MLB Debut: August 30, 2005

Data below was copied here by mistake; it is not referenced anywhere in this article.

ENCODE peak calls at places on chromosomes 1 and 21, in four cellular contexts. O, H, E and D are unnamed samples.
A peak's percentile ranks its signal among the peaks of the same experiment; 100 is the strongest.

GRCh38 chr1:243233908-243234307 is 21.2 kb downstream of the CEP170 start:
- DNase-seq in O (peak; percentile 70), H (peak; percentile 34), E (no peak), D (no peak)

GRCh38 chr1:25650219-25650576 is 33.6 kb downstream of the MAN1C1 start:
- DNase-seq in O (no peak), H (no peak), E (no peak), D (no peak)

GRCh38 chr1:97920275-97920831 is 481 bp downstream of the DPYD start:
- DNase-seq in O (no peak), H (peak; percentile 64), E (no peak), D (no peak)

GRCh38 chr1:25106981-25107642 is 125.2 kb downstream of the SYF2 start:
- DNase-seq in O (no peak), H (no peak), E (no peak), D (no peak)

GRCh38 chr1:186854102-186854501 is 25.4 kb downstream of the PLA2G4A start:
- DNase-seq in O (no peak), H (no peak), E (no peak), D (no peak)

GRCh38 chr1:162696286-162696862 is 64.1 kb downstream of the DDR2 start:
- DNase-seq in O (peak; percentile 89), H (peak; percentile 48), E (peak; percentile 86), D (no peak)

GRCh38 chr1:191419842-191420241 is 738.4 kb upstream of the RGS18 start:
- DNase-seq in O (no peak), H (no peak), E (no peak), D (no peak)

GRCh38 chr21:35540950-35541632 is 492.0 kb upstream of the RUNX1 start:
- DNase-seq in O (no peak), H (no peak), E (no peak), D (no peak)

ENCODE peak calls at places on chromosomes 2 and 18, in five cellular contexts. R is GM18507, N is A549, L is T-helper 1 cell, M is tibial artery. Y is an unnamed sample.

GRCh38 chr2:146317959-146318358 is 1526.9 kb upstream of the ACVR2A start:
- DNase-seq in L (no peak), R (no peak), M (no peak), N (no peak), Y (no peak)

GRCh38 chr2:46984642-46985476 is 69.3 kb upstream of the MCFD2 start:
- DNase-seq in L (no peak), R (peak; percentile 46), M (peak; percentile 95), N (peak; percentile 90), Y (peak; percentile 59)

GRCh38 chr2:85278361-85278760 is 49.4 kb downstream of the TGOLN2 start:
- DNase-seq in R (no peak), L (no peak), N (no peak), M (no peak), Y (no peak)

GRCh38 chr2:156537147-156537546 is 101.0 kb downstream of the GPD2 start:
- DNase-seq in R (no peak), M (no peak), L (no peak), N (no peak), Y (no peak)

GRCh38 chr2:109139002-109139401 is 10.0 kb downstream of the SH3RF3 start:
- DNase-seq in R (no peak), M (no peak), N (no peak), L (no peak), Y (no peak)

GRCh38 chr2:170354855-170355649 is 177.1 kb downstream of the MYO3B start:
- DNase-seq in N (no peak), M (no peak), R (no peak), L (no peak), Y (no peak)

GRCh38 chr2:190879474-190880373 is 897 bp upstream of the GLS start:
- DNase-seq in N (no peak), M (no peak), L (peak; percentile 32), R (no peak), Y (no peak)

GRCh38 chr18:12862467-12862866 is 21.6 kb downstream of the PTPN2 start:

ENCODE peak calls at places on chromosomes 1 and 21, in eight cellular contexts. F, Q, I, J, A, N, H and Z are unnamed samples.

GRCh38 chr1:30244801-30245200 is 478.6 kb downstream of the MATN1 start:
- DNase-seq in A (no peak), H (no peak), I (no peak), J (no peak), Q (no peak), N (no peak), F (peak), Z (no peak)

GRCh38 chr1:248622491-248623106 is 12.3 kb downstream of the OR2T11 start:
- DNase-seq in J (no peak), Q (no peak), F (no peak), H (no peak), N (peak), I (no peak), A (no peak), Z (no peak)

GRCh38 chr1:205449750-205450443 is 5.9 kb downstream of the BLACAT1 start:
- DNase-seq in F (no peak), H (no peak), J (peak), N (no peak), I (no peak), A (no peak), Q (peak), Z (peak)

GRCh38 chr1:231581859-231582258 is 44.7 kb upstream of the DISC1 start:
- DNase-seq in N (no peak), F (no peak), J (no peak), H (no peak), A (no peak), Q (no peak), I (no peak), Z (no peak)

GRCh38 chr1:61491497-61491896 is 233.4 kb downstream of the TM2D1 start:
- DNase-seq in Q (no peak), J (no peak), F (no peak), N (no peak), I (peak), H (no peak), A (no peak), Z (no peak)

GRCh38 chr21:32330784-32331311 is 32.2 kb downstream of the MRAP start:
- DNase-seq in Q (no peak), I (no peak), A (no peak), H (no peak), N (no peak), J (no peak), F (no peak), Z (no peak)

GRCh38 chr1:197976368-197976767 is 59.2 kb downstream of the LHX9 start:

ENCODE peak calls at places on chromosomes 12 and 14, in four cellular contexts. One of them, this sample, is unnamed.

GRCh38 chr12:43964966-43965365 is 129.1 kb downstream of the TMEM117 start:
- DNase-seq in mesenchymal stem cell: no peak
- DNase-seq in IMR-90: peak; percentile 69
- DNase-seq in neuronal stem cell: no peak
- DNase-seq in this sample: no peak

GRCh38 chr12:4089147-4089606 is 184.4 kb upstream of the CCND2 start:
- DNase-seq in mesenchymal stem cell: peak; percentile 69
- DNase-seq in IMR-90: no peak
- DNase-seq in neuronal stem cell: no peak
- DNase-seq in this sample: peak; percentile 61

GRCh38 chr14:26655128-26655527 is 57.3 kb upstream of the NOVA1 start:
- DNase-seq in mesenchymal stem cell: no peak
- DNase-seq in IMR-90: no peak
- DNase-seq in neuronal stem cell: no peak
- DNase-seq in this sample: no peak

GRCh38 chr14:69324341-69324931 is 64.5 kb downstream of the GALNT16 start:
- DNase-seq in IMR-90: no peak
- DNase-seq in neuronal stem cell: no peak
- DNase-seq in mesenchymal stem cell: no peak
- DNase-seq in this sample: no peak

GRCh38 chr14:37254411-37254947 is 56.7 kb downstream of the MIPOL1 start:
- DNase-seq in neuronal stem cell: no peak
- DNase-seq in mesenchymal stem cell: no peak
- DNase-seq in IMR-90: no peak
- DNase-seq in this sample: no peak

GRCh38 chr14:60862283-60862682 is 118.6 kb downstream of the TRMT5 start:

Edinson Volquez was born in Barahona, Dominican Republic, and broke into the big leagues in 2005 at the age of 22 with the Texas Rangers. He spent his career moving among several different teams, including pitching for the Kansas City Royals in Games 1 and 5 of the 2015 World Series. In Game 1 of the Series, Edinson was notified during the sixth inning that his father had passed away. Edinson and his family returned to the Dominican Republic for funeral services, but they returned to the states in time for Edinson to pitch in Game 5 of the Series. Edinson wrote his father’s initials in the dirt of the mound and on the inside of his hat to honor him. In 2016, he became a free agent and signed with the Miami Marlins. After a second “Tommy John” ligament replacement surgery on his right elbow in August 2017, Edinson was released by the Miami Marlins, ultimately signing a minor league contract with the Texas Rangers for the 2018 season. After spending the season recovering, he was added to the Major League roster for 2019 and is on track to return from his recovery.